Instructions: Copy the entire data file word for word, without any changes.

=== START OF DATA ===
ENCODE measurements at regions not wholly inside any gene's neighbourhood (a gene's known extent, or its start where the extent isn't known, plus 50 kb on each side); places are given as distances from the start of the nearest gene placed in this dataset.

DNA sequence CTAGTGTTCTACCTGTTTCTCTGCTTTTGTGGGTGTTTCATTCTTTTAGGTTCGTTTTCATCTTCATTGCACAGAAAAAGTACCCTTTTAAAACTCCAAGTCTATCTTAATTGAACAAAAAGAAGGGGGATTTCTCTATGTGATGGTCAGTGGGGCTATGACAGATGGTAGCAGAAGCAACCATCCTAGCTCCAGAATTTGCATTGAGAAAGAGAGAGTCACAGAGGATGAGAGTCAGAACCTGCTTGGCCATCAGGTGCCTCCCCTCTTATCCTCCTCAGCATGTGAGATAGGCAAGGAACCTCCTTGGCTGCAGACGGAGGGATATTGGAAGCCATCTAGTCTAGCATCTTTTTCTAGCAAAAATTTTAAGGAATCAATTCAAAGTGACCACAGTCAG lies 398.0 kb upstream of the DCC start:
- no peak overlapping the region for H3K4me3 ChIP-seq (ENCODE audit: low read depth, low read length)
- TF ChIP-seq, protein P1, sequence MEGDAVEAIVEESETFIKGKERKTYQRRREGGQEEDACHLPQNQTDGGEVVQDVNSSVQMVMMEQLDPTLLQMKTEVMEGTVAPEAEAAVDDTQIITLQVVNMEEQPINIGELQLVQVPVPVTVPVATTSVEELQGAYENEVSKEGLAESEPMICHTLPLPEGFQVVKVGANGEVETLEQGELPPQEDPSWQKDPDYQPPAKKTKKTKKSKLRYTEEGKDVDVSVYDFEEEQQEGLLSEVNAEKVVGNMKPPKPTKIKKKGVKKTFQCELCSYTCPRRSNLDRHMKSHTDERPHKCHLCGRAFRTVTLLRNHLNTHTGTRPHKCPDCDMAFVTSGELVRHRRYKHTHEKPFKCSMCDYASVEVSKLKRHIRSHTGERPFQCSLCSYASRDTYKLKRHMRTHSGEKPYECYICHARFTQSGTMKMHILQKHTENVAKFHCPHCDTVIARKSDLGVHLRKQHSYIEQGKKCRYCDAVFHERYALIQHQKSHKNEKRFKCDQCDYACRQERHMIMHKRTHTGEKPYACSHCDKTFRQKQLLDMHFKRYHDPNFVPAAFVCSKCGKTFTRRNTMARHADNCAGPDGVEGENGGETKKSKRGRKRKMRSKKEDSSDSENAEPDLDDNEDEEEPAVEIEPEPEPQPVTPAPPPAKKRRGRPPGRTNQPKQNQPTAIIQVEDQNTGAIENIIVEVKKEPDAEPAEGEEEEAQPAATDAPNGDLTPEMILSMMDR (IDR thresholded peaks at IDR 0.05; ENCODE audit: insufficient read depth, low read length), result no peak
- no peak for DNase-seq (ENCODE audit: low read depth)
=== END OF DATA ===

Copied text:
ENCODE measurements at regions not wholly inside any gene's neighbourhood (a gene's known extent, or its start where the extent isn't known, plus 50 kb on each side); places are given as distances from the start of the nearest gene placed in this dataset.

DNA sequence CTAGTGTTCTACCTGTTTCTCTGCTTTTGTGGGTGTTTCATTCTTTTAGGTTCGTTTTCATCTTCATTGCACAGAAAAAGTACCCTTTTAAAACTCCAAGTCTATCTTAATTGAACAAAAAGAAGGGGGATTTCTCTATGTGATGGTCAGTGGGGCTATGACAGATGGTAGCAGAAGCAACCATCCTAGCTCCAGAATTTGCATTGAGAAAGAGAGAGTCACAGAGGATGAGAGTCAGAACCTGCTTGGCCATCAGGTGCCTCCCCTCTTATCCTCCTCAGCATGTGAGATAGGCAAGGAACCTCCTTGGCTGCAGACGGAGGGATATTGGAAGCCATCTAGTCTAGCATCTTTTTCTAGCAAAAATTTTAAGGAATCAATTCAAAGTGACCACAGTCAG lies 398.0 kb upstream of the DCC start:
- no peak overlapping the region for H3K4me3 ChIP-seq (ENCODE audit: low read depth, low read length)
- TF ChIP-seq, protein P1, sequence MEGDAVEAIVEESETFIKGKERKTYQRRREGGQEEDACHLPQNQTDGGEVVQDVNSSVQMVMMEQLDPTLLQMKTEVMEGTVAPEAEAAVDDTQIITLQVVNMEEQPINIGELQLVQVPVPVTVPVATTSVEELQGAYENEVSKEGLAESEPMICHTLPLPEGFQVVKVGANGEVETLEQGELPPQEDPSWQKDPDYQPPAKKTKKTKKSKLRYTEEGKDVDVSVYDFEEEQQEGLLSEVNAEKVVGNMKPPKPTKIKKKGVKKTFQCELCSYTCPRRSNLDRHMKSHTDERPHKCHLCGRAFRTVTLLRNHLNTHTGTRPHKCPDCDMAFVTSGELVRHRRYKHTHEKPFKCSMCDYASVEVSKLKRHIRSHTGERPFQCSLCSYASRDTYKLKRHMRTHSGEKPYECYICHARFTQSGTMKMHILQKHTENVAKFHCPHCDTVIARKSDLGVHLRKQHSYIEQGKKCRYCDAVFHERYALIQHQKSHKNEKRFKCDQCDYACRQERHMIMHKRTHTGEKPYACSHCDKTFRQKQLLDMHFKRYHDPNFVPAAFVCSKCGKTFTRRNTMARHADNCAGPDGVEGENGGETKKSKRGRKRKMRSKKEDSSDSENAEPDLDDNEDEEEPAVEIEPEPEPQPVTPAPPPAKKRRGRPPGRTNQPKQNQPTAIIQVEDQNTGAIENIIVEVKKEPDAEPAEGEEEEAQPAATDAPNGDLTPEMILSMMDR (IDR thresholded peaks at IDR 0.05; ENCODE audit: insufficient read depth, low read length), result no peak
- no peak for DNase-seq (ENCODE audit: low read depth)